One of the most popular dividend aristocrats on the market today is Johnson & Johnson (JNJ). Since 2000, stocks have returned less than 9% a year and continue to increase their dividends each year over the decades. The company faces hundreds of lawsuits relating to the marketing of opioid drugs and thousands more of JNJ infant asbestos powder. JNJ would be an almost perfect investment stock if it weren’t for product liability. In 2021, JNJ expects to earn $10.55 per share, while in 2022, JNJ expects $10.42.
JNJ trades for a little less than $170, so its purchase price offset is about 6.1% per annum based on 2022 revenue. JNJ’s approach of paying a respectable dividend and reinvesting the balance of the money in the company was successful in the long run. There are, however, specific reasons why JNJ could see fewer returns than the average projection. JNJ shares are expected to return approximately 6.5% per year, in line with the market’s utility and other defensive sectors.
I Got It Right the previous two decades, Johnson & Johnson (JNJ) managed to increase its dividends by at least 6% a year. Over the next five years, Johnson & Johnson will likely deliver average returns consistent with the longer-term performance of the broader market. Consumer Health’s revenue comes from standard products found on store shelves. As a result, the pharmaceutical industry is one of JNJ’s most competitive and uncertain business segments.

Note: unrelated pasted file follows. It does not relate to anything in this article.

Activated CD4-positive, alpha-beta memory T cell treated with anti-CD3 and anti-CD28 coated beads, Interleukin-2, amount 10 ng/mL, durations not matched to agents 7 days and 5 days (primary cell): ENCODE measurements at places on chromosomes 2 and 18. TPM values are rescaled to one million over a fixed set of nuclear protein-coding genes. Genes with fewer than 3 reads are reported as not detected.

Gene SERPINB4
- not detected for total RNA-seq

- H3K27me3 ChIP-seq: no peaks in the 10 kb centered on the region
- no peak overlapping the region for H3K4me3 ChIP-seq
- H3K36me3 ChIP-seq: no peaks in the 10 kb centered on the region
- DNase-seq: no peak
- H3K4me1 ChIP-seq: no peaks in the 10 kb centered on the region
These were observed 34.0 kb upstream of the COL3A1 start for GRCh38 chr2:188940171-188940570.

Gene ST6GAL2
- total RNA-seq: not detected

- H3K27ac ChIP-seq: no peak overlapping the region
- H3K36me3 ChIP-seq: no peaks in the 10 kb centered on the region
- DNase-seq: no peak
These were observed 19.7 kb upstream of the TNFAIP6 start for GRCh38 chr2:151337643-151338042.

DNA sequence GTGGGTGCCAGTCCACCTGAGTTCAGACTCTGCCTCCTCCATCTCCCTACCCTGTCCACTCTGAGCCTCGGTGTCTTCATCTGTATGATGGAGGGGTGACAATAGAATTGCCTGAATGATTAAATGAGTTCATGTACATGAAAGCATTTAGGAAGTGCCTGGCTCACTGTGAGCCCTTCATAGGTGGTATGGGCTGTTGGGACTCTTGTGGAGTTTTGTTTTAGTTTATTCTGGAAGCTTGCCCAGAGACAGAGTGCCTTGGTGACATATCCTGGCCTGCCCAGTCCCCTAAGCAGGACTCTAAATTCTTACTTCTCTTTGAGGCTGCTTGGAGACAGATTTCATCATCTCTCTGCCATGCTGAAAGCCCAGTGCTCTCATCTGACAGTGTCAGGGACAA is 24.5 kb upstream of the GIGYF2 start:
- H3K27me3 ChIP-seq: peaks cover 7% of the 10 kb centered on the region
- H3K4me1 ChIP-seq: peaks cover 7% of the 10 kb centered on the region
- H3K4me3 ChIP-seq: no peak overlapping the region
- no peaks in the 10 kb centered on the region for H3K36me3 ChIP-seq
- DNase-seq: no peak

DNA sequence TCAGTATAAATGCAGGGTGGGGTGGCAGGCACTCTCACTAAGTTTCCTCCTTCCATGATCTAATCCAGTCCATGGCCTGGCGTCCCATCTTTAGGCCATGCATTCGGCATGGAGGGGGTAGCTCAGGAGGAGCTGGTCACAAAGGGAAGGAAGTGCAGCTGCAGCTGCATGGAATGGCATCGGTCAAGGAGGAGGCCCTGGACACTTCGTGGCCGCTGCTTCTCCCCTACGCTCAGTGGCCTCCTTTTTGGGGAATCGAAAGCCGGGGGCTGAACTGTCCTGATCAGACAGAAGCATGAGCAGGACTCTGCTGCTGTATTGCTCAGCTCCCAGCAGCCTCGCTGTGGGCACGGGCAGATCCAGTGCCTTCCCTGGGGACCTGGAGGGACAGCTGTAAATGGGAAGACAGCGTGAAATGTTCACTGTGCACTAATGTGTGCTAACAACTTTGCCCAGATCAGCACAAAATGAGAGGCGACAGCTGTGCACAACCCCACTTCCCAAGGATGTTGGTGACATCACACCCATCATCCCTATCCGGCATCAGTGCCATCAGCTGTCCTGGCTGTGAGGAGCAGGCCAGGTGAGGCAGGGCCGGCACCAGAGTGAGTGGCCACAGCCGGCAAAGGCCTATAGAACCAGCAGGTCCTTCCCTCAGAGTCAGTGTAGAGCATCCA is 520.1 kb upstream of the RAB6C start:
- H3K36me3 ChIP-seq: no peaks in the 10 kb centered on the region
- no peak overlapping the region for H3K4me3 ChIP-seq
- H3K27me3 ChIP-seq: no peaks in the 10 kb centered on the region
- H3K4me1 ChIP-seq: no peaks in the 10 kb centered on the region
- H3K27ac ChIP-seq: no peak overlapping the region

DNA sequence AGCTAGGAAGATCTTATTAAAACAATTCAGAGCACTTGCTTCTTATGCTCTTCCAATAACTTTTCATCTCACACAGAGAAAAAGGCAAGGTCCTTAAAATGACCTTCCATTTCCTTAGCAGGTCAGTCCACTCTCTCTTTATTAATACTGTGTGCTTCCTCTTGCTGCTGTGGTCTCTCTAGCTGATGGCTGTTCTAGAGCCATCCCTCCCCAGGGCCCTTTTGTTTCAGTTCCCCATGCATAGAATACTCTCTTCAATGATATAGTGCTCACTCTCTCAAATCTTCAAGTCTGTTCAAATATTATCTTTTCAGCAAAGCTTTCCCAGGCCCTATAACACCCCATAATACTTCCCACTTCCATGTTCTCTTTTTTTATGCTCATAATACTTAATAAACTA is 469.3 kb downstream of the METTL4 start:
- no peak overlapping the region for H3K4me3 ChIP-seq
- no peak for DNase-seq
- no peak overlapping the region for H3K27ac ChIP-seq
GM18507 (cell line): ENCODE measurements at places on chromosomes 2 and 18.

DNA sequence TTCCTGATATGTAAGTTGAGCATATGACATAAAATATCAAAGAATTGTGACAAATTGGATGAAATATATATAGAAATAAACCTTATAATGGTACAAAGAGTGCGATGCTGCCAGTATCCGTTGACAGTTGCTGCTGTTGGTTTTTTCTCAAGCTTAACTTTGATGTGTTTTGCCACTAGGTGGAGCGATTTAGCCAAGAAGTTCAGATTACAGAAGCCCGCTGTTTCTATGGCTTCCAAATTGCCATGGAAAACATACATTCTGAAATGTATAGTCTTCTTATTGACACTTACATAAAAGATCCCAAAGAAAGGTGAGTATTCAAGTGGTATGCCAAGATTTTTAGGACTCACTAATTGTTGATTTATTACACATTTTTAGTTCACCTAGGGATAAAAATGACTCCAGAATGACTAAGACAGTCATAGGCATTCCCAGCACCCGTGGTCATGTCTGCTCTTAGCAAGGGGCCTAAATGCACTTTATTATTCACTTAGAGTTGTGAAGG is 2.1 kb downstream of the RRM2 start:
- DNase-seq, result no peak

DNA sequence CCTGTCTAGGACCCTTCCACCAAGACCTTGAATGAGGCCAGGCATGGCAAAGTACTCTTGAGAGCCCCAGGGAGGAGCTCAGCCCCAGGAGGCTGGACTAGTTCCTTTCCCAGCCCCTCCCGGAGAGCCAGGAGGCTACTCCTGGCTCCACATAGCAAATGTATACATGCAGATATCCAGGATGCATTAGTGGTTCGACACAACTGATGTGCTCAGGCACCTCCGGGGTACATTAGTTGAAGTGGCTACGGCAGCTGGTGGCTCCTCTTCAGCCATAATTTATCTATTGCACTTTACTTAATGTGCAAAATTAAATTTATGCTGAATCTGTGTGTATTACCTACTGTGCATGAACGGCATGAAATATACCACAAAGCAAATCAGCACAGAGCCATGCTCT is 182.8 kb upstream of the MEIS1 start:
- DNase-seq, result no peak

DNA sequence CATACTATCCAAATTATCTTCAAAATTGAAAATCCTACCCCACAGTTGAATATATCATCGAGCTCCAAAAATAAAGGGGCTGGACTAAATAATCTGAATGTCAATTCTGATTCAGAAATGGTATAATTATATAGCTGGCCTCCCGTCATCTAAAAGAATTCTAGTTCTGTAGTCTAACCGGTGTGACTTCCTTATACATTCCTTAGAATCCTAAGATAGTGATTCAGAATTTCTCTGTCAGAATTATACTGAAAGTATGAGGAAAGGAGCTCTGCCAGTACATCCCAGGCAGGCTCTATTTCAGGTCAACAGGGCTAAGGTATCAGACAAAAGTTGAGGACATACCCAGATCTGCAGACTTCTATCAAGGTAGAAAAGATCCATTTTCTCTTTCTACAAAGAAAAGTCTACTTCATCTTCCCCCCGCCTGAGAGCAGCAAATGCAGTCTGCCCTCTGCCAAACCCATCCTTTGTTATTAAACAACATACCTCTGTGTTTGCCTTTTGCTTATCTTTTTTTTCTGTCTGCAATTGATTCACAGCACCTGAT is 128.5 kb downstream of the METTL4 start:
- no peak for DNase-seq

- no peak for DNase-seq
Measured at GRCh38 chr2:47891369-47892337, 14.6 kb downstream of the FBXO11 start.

There is no guarantee that a company will be successful in researching a new drug, so there is a lot of uncertainty in this field for JNJ. The medical device industry sells medical devices, from pacemakers to prosthetics, used in all areas. JNJ reported moderate revenue growth in the recent 10-K and stable margins of 16 percent. In the previous 10-K, I used a DCF model to estimate revenue recovery and modest growth for Johnson & Johnson (JNJ) and Cardinal Health (CAH). Analysts anticipate that 20% of operating margins would be conservative.
JNJ’s valuation was based on a 7.5% discount rate compared to Cardinal Health’s discount rate of a percentage. This discrepancy in value makes a substantial difference in the valuation. The forecast is that the company will return at least 8% in the long term. Johnson & Johnson is a beautiful company with a big gap and a strong dividend track record. Today, however, only average market returns are available.
Johnson & Johnson (JNJ) rose 11.58% in the four previous years, while the S & P 500 rose 27.52%. Total return on purchase and maintenance at the end of 2025 ranges from 6 to 11 percent. The dividend is secure, and double-digit average returns are viable prospects. Any drop in the stock price could give dividend growth investors a decent buying opportunity. The company focuses on human health and wellness products.
Why Johnson & Johnson Stock Is Breaking Out
Traditional measurements do not work if the impact of COVID-19 deforms the “E” into P/E. The required average annual share price increase rate from June 25, 2021, to December 31, 2025, is 4.92 % to achieve a return of 7.5%. Dividends, including expected increases in dividends, represent the balance of the overall target return. JNJ shares are currently trading at a record per share.